At some point in your life, you’ve sat down and thought to yourself “I’m going to make a to-do list.”
I can guarantee you, that everyone over the age of 18 has done this.
Some people will have been successful, and others [like me] would not have been.
Don’t get me wrong, I’m not about to tell you what you did wrong, where you failed and give you a solution to how to be more productive. I won’t. I can’t.
Reason? I don’t know you. There could be a thousand and one reasons why your to-do list failed you, and unless I do a deep dive into your life, I will never know and will therefore never tell you why you failed.
I will tell you why mine failed, and perhaps it may resonate with some of you.
I did not give myself an actionable to do list. Before you ask, I will elaborate.
I would write to-do lists that were vague, easy, and occasionally I would add things that I had already done, just so I could tick it off. Anyone who denies doing the last, is a liar and I stand by that!
An actionable to-do list is usually 2-5 items long, and for each item there are a series of more detailed instructions.
Here is an example:
o Lesson plan
o Car insurance
o Phone GP
o Solar panels
o Take out bins
o Clean car
o Ask about mortgage
o Phone update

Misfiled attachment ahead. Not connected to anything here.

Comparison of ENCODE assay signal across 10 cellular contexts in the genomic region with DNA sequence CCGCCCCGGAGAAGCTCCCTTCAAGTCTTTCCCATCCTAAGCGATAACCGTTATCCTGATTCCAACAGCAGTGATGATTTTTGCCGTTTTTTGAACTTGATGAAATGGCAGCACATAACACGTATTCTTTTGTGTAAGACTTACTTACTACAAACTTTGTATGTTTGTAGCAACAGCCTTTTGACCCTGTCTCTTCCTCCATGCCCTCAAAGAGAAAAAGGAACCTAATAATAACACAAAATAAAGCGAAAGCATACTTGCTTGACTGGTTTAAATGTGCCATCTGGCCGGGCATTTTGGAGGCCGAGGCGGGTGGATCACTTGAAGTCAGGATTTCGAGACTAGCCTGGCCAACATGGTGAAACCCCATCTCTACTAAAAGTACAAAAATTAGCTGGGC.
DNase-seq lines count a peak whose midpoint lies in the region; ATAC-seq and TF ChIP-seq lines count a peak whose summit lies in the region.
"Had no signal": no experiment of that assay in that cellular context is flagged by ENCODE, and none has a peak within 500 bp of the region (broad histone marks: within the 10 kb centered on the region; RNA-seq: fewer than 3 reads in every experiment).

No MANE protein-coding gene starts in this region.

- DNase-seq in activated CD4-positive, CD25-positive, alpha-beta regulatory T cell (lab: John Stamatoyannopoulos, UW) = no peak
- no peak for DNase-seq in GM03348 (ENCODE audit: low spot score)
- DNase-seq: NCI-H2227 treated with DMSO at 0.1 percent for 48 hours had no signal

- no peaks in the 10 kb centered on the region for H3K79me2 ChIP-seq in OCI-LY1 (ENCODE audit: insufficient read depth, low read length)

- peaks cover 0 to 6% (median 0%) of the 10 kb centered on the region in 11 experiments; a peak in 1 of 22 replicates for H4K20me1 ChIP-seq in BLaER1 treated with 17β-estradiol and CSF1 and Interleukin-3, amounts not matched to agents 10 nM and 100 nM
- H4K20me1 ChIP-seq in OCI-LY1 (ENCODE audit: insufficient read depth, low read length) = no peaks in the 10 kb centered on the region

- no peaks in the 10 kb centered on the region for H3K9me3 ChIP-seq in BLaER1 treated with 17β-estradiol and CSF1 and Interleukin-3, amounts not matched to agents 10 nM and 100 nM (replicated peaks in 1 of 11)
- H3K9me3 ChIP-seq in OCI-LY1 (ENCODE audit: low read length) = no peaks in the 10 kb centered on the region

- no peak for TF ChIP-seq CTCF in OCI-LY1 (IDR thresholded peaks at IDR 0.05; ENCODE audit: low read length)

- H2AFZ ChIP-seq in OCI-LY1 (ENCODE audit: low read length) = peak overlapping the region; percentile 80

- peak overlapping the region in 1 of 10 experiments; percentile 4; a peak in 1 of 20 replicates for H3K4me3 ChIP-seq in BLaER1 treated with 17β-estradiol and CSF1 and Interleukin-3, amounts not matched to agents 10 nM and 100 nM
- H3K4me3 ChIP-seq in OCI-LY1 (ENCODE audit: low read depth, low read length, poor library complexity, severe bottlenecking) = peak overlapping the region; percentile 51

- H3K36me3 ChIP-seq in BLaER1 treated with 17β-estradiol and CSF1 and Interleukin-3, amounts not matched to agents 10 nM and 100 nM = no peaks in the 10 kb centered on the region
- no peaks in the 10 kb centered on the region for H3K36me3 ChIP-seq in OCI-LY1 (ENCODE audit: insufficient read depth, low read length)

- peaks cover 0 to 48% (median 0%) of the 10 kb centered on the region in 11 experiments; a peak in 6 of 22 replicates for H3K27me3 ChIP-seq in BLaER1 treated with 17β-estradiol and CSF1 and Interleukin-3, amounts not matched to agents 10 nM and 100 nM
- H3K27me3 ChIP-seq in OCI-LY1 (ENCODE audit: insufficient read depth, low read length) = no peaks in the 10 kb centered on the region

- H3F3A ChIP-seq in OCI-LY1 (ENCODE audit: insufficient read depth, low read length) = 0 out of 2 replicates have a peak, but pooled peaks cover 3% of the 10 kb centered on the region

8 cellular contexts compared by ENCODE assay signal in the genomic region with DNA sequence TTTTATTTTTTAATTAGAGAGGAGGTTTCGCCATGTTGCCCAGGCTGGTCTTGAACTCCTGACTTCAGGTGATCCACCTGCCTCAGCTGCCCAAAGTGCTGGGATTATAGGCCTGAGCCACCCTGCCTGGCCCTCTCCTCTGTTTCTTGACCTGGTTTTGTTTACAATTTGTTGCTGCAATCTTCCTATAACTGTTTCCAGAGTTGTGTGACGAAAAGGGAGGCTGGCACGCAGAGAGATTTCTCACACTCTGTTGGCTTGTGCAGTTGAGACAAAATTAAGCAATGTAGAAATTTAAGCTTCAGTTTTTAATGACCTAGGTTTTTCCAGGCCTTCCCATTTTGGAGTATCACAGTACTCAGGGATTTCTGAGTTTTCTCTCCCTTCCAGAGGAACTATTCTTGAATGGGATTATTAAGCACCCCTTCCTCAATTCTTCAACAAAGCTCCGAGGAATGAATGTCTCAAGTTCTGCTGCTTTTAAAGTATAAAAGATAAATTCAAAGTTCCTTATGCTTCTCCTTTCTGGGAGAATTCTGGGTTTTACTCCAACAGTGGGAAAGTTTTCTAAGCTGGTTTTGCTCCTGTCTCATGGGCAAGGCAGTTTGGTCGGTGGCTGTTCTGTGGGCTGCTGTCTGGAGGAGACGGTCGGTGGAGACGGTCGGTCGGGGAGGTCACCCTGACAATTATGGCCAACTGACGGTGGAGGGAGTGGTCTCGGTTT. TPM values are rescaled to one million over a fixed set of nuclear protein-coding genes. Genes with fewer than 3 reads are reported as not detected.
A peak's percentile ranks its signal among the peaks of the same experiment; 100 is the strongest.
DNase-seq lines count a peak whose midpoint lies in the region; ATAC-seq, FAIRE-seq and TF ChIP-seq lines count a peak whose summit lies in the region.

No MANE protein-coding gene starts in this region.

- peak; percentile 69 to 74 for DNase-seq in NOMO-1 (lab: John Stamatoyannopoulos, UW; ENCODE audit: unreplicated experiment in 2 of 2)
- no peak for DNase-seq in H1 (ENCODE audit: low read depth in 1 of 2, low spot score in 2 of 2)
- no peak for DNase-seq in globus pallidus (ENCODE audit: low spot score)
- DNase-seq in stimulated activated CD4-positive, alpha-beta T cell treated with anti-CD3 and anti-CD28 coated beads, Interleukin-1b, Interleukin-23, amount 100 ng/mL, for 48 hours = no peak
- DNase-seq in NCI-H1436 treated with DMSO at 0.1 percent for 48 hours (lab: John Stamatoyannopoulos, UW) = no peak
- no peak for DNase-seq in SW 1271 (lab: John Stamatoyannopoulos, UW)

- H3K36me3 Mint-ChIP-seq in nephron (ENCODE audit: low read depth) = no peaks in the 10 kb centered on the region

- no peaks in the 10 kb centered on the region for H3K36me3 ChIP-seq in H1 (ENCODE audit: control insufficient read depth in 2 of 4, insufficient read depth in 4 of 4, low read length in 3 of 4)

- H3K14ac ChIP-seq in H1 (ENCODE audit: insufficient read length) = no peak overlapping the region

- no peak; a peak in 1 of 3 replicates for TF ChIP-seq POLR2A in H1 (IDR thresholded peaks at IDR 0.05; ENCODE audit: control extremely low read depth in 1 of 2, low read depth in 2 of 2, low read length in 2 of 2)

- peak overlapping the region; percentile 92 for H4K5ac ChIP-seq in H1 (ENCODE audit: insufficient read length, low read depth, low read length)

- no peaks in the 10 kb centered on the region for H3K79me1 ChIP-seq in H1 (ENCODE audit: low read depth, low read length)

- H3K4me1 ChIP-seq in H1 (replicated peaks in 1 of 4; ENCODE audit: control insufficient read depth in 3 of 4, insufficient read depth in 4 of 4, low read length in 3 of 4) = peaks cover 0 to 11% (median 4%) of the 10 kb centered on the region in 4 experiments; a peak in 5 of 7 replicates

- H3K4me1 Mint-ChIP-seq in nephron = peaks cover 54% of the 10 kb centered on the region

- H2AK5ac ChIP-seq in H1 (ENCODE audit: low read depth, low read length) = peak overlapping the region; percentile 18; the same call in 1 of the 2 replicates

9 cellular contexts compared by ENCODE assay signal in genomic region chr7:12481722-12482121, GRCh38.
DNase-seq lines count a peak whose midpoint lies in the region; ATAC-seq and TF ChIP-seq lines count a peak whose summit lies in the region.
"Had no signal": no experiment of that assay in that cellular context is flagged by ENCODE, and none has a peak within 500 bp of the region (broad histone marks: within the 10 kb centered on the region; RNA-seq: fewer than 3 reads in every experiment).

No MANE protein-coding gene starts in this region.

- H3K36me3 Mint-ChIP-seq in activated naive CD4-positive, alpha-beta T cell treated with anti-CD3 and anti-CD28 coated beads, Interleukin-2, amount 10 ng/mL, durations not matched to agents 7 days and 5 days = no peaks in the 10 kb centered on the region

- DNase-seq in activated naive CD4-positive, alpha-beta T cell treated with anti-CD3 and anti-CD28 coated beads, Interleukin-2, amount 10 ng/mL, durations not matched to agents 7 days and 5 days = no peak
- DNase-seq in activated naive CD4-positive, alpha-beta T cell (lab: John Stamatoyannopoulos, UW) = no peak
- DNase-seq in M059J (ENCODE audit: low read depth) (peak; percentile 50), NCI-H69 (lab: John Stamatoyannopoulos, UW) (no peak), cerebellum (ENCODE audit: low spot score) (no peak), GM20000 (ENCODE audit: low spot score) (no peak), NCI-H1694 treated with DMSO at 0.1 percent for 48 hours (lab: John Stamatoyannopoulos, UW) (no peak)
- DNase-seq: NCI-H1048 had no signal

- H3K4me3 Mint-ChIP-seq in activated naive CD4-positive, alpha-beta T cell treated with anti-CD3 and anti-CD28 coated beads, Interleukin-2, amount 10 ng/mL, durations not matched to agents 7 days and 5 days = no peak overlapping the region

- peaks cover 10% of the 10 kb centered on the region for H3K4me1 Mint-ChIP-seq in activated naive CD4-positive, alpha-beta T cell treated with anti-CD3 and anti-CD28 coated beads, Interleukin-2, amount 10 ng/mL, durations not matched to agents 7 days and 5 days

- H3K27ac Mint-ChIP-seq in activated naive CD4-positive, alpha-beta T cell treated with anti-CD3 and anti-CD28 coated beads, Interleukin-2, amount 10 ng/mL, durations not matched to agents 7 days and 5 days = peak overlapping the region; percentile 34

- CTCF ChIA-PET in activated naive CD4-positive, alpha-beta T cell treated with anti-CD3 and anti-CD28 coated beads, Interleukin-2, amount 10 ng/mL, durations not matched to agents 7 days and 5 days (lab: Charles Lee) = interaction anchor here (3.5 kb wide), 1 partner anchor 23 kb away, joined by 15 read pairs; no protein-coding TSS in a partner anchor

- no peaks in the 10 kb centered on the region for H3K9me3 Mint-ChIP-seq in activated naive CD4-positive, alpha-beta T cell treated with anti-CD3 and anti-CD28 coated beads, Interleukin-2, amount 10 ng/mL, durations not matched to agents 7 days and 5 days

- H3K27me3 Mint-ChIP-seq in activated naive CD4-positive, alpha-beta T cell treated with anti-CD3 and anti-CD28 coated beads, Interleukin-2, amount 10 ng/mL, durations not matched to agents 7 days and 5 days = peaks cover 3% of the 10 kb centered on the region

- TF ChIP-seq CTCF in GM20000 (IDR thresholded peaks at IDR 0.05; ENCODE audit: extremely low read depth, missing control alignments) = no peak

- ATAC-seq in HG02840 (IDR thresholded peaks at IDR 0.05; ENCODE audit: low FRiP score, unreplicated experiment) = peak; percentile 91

Task 1 – Lesson plan
· Which students do you have today?
· What did they do previously?
· Plan for if they did their work and plan for if they didn’t complete their work
· Will you give them homework?
· Have you asked about other commitments that would affect their ability to do homework this week?
Task 2 – take out bins
· Set an alarm to remind yourself about the bins
· Collect all rubbish
· Ask everyone if they have any rubbish
· Put in new bags [if needed]
By having shorter, more in-depth tasks within the to-do list then I’m more likely to actually get it done – have a guide and a goal. Otherwise. The lists get long and not connected, causing you to feel like you have not achieved what you wanted to achieve.
Now, don’t think I’m getting on my soap box to preach how I’m far more productive than everyone! The reason why this has been weighing on my mind is that one of my students was struggling with revision and other commitments. She had written to-do lists, had board in her bedroom and multiple apps to try and organise her tasks. Yet all it did was overwhelm her and make her not want to plan anything out.
We came up with this solution together – that she would spend 5-10 minutes in the morning writing actionable to-do lists for the most important things she wanted done.
After 3 months, she is less stressed and more confident in planning what’s right for her.
So, to summarise – your to-do lists don’t work unless you give yourself more manageable, direct instructions to help you achieve your goal.
Until next time!